The Black Angel honors Ruth Anne
Dodge, the wife of General Dodge and commemorates her 1916 death. The Black
Angel was sculpted by Daniel Chester French also created the famed seated
Abraham Lincoln inside the Lincoln Memorial in Washington, D.C. and the
minuteman in Concord, Massachusetts.
This sculpture is said to be the translation of a dream
experienced by Mrs. Dodge on the three nights preceding her death in 1916.
According to the legend, Mrs. Dodge told her daughters of the dream wherein she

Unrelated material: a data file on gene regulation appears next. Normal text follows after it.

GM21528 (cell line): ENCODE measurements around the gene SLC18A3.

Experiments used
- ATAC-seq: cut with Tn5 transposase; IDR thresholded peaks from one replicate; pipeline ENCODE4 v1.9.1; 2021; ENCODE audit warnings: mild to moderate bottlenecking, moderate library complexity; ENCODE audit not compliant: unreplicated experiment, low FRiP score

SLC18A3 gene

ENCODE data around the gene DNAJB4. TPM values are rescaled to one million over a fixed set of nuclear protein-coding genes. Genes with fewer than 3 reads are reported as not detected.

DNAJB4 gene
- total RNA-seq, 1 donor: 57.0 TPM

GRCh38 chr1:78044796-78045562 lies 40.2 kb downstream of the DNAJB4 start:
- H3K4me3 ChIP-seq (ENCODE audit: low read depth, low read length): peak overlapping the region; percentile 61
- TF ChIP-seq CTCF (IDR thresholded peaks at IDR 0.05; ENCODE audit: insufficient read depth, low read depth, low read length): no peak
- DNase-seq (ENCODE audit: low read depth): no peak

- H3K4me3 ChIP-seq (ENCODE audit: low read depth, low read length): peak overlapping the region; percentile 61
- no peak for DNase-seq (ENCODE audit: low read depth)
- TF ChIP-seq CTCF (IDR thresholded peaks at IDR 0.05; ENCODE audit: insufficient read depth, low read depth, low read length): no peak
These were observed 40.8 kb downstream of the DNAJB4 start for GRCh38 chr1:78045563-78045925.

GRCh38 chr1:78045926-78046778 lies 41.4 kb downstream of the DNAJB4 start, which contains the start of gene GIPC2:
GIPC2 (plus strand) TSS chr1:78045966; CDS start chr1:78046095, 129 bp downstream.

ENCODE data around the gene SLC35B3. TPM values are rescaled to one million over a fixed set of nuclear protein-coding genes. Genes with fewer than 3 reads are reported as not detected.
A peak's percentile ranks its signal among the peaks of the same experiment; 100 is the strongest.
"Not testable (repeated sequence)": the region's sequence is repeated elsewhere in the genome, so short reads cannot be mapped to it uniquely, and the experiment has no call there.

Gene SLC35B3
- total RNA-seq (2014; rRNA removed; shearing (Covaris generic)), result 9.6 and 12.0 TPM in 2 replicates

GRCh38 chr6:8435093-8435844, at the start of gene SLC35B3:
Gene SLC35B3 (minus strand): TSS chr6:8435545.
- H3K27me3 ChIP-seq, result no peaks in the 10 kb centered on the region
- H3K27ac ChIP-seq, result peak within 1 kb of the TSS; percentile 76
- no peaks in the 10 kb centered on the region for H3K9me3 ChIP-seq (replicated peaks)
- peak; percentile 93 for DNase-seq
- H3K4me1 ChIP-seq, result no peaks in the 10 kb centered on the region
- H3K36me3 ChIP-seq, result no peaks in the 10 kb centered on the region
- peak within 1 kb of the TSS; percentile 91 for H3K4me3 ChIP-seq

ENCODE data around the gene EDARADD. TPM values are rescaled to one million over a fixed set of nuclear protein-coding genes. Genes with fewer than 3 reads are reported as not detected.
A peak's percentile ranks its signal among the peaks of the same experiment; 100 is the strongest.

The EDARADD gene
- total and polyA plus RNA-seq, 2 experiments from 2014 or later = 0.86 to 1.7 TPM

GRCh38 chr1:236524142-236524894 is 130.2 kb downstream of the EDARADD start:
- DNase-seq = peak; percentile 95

was on a rocky shore and through the mist saw a small boat approach. At the
front of the boat a beautiful angel held a small bowl and spoke softly,
encouraging Mrs. Dodge to take a drink. The vision came three times to Mrs.
Dodge, and on the third night, she took the drink and told her daughters she
felt like a she was “transformed into a new and glorious spiritual being.” She
died soon after the third visit.
Her daughters commissioned French
to create a memorial to Mrs. Dodge based on her description of this dream. The
statue was dedicated in 1920, depicting a winged angel with one arm
outstretched and the other holding a vessel from which water flows.
The monument and surroundings
were restored in 1984. The National Park Service has this memorial on the
Register of National Historic Places.